Saturday, September 20, 2014

Fires burning early

By ABBY ECKEL, Herald Staff Writer | 3/24/2014

Forty-eight grass fires broke out March 10-23 in Franklin County.

Thankfully, Alan Radcliffe said, none of those grass fires made their ways to homes, but a few outbuildings weren’t so fortunate.

Forty-eight grass fires broke out March 10-23 in Franklin County.

Thankfully, Alan Radcliffe said, none of those grass fires made their ways to homes, but a few outbuildings weren’t so fortunate.

The high number of grass fires for this time of year is unusual, Radcliffe, Franklin County emergency management director, said, and unless the county sees substantial precipitation, it could continue to see the number of fires climb.

“It’s that time of year,” Radcliffe said. “We’ve had several [grass fires]. I know we had one last week where Williamsburg had one that Pomona responded to for mutual aid that was a controlled burn, and it burned two outbuildings too.”

Taller, drier grass adds fuel to the fires, he said.

“People don’t realize there’s more dead grass there and more to burn, and the fire is burning a lot hotter,” he said. “Last year, for instance, I think there were a few grass fires, but this year, even if we have rain, the problem’s going to be the field getting muddy and we won’t be able to get grass trucks in there, but we’ll still have dry grasses that will burn.”

The cool season grass — the kind of grass found in lawns — hasn’t grown enough to help slow the spread of fires, Radcliffe said, leaving the tall, dead prairie grass to burn faster and hotter.

“There’s nothing to slow the fires down, and then we’ve got two- and three-foot-tall grass out there, and people think it’s just like in the past, like ‘I didn’t have any problem last year,’” he said, “but there’s a little more fuel there to burn and the dead grass being the fuel and it can get out of hand.”

Even those seasoned burners who have done controlled burns for years could experience a fire getting out of control this year, he said.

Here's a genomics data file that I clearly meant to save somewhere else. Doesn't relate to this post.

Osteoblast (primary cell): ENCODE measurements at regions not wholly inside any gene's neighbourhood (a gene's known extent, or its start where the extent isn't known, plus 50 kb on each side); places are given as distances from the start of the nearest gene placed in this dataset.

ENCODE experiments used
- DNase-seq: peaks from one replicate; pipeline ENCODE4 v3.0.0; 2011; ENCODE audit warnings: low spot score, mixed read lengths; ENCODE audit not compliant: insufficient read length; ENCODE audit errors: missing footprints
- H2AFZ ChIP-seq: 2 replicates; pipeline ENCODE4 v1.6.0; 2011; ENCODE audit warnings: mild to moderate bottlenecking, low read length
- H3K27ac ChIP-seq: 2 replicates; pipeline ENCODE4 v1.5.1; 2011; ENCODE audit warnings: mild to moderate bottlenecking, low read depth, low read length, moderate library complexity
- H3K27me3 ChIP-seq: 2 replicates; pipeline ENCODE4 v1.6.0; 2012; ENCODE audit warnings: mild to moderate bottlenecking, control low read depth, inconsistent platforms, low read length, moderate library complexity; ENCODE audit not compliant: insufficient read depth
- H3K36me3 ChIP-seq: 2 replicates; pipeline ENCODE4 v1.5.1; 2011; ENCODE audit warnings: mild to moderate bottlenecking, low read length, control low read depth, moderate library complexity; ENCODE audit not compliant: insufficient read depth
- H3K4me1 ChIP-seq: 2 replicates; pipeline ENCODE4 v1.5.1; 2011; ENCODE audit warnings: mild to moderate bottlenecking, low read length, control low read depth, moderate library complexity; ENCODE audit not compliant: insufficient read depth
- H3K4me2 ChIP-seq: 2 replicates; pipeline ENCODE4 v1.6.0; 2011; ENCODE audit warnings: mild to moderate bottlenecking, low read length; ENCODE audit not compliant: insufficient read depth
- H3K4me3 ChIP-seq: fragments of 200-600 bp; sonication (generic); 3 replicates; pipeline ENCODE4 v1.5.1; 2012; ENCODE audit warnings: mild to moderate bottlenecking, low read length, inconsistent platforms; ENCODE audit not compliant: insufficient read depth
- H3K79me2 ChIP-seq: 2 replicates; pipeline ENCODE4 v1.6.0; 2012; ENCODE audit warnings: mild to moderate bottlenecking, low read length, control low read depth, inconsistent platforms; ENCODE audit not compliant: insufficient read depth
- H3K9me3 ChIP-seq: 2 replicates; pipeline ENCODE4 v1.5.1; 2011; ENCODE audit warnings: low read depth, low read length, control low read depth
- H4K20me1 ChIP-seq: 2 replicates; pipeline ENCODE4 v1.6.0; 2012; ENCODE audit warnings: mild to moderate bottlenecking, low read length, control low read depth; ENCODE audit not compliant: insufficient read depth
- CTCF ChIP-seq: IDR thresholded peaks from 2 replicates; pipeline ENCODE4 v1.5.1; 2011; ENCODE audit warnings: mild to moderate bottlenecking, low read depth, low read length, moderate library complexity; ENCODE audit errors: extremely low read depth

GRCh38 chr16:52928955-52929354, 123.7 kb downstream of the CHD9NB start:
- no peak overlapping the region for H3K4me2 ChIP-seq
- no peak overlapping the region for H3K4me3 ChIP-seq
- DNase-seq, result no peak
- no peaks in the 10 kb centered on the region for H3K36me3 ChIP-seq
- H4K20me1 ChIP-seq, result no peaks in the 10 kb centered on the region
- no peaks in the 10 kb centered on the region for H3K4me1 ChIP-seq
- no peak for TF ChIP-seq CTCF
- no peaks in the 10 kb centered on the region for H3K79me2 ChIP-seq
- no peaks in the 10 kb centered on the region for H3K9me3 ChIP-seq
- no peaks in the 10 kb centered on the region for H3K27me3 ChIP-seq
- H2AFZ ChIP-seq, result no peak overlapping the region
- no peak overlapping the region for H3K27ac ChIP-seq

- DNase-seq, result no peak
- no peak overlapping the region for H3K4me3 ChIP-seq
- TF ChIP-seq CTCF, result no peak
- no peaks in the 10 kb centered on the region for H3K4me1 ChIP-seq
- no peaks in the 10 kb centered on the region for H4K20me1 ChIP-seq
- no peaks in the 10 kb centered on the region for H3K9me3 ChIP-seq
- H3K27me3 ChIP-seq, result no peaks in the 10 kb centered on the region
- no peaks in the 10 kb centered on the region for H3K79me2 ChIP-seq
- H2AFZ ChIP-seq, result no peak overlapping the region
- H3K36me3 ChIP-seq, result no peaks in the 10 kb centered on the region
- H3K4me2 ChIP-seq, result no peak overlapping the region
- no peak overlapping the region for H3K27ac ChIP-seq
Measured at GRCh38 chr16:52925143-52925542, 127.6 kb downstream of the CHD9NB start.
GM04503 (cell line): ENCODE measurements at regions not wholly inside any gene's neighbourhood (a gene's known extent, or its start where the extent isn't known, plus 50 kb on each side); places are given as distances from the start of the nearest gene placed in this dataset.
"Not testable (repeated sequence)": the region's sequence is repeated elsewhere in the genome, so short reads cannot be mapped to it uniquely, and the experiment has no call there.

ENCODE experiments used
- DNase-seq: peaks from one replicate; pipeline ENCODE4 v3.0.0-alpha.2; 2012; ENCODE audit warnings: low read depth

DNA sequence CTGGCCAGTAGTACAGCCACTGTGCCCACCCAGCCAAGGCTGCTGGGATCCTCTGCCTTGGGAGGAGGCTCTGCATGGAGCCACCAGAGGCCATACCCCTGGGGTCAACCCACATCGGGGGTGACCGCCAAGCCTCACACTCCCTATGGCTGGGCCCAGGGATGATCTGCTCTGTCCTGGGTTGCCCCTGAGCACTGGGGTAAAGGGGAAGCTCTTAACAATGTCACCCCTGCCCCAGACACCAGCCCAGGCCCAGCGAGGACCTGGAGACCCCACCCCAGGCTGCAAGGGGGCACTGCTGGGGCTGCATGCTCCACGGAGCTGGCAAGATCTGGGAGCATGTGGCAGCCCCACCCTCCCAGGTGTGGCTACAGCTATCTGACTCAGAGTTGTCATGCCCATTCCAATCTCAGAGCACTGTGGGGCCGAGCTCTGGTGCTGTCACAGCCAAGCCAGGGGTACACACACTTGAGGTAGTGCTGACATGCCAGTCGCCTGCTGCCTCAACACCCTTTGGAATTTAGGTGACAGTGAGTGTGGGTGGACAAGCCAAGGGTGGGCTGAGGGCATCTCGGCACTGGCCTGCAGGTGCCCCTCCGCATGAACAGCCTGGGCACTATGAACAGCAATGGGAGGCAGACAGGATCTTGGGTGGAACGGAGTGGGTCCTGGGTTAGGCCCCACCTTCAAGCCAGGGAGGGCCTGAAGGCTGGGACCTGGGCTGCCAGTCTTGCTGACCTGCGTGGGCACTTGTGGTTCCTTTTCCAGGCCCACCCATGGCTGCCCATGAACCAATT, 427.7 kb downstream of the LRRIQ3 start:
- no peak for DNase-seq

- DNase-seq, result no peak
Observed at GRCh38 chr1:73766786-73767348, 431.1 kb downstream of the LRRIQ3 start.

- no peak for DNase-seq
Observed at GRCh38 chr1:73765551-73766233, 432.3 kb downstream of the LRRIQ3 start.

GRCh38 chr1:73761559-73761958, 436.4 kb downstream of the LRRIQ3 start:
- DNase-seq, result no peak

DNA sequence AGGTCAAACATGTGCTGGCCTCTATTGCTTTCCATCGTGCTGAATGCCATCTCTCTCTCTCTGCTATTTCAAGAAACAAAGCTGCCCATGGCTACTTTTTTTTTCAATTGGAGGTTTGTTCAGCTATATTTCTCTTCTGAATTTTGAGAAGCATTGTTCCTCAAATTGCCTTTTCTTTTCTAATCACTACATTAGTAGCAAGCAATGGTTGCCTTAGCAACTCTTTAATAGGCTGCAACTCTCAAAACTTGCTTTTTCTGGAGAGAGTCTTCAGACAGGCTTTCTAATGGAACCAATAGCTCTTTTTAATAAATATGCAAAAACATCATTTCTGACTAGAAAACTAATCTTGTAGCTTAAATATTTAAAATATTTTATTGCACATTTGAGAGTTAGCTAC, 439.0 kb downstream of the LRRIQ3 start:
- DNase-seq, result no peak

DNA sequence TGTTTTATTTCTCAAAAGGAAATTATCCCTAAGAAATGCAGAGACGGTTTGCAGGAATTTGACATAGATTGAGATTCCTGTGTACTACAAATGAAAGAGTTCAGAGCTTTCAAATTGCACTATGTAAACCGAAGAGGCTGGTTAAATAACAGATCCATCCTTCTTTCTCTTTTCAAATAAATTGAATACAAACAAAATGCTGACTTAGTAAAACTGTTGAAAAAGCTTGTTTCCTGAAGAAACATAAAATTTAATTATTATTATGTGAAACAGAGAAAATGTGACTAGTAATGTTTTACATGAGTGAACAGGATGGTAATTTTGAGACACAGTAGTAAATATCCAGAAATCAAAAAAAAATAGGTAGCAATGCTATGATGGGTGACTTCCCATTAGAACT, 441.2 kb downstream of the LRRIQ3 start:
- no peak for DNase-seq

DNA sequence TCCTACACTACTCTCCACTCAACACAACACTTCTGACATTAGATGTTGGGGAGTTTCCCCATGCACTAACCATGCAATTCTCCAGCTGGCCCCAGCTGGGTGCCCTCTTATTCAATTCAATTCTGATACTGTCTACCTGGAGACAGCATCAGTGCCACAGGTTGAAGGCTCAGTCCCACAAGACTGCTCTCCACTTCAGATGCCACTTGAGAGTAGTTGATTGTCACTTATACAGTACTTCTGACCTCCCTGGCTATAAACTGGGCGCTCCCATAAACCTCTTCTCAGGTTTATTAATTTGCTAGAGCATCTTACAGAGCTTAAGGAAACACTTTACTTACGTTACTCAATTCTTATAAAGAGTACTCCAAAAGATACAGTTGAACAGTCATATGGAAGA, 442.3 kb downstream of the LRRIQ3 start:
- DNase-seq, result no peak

“I think I heard [Monday morning] two fire departments went out on controlled burns that got out of hand,” Radcliffe said. “They’re talking about a little rain Thursday, but this time of year, a day or two after rain and it’s dry again.”

If planning a controlled burn, Radcliffe said, the first thing to do is check the National Weather Service’s website for the fire weather forecast.

“There’s a place on [the website] for fire weather that will tell them during that day that they’re wanting to burn, what the weather conditions and winds are going to be,” he said. “[Sunday] for instance, the wind kept changing, and when it changes from one direction to the other is when these fires get out of control. People plan to burn one way, and if the wind changes they’re not prepared for that. Plan ahead and have equipment available to control that fire.”

Many of the fire departments are made up of volunteer firefighters, Radcliffe said, so being prepared for grass fires means knowing where everyone plans to be.

“Most of the fire departments make sure we have somebody around,” he said. “This time of year, the departments do that to try and have somebody available, but there’s still that chance Monday through Friday we’re shorthanded because people are working and then it takes more than one department to handle a fire that if we had a full crew, that department would have been able to handle it on their own.”

Radcliffe can’t predict how many more grass fires will hit Franklin County, he said, but the best hope is to be smart and prepare for them.

“Be very careful this spring because there’s going to be quite a few fires,” he said. “We just know that.”

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